People often compare India and China, the two being the billion plus population nations that are on the fast track of development and wealth. Now, of course, as anyone who has visited the two countries knows, the level of development in the two countries, at least in the most visible areas, is not at all comparable–China appears to be decades ahead. In this post, I want to identify certain aspects of modern India that appear to be simply broken. As I said in my post about Varanasi (2009.02.24)–how do they live this way??
Filth. Sometimes it feels like different cultures and societies have different attitudes toward cleanliness. It’s not only about wealth and the availability of sanitation services, but the tolerance that people develop to clutter and piles of garbage. No country is dirtier than India.
Alley in Varanasi
Why, oh why, is India so dirty? Some of it is that they have a certain acceptance of organic waste–such as animal dung, which is used for fuel–but nowadays much of the garbage is the standard consumer waste, largely plastic, that one sees everywhere else. Other countries have their dirty moments, but none come close to India. In Pushkar, Rajasthan, the holy lake became so polluted that it reached the tipping point. In a matter of days, hundreds and hundreds of huge fish died all at once, causing a stench so severe that it was difficult to pass within 50 meters of it. It had to be completely emptied out and they’re still trying to figure out how to refill it.
Children playing in the slums of Bombay and Madras
Cows eating garbage outside Madurai, Tamil Nadu
Scams and theft. This might be somewhat controversial, but there is no doubt that India has a higher rate of scams and theft (albeit non-violent) than the vast majority of other countries in the world. It is definitely not poverty alone–plenty of poor countries in the world pose no risk for the traveler in this regard and the worst Indian perpetrators are not the worst off (the actually poor are generally, as everywhere, extremely honest). Perhaps it’s the sense of competition that comes from living in such a crowded country (although the same could be said about China), or perhaps there is some cultural force at work. The absolute worst story we’ve heard, and probably the most famous, is that of an Agra restaurant that deliberately poisoned its customers in order to collect a commission from the clinic that treated them (eventually resulting in a death). We’ve been told by a fellow traveler that rickshaws immediately come to the assistance of the injured in order to collect clinic commissions. There are definitely some depraved, industrial-sized schemes in China–such as adulterated baby formula–but scams in India seem far more common.
A public safety campaign
Bureaucracy. I blame the British for this one. The level of (quite useless) bureaucracy in India is comical. Our best example of this was the time we left behind an item on a train car, which was somewhat useful to us but of almost no resale value. Immediately recognizing that we had left it on our berth with our bedding, we tried to find the laundry section or lost and found to try to recover it. We ended up in the office of the railway police, writing down a bizarrely formal letter that was dictated to us (“Dear Sirs…”) and included such useful pieces of information as our parents’ names and professions. This letter was then translated into Hindi. Anyone who has been in the backroom of an Indian office has seen the ridiculously dusty binders, piles and bags of forms and other documents that accumulate, for no use at all.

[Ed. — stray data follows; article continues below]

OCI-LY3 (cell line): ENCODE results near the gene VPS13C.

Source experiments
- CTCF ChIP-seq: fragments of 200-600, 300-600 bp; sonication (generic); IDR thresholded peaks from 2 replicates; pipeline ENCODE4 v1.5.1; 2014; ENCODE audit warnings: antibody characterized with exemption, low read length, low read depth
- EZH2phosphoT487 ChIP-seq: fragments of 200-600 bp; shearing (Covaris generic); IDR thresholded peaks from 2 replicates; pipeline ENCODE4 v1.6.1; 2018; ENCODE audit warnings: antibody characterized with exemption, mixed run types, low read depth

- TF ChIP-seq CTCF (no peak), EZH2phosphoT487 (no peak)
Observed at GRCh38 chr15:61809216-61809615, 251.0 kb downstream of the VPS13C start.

Form for buying train tickets. As I described in my post of 2009.03.05, buying train tickets in India can be bizarrely complicated, with long lines and byzantine quotas and concessions.
Infrastructure and logistics. Of course India is a third world country, but it is in many respects quite a modern one, and so some of the things that cannot be taken for granted are astonishing. Power routinely cuts out in some of India’s biggest cities, including such supposed gems of modernity as Bangalore. In one of the busiest train systems in the world, the Bombay suburban rail, there are said to be up to 3500 deaths a year. Parcels sent by mail must be sewn up in fabric and then sealed with wax, for security. One feels that, in other countries, these kinds of problems would be solved–in India, such faulty systems seem to continue year after year.
Commuting in Bombay
Miscellaneous. I’m not sure how to categorize the rest of these items, but they are things that, in other countries, simply would not be.
A body floating in the Ganges, Varanasi. I understand that the Ganges is a holy river, but should people really be bathing in and drinking water into which dead bodies (some with infectious diseases) are tossed?
Again holy, but should cows really be free to roam downtown Bombay? Even rickshaws aren’t allowed!
Dhobi Ghat, Bombay. In a city as modern and wealthy (in many respects) as Bombay, it is bewildering that it is still more efficient to have an entire village of people doing laundry by hand than to use washing machines.
Women-only car, Bombay suburban rail. Many countries have a sexual harrassment problem, but we’ve definitely heard more stories of unwanted touching (both man on woman and man on man) from India than elsewhere.
No other country has electrical wiring like India.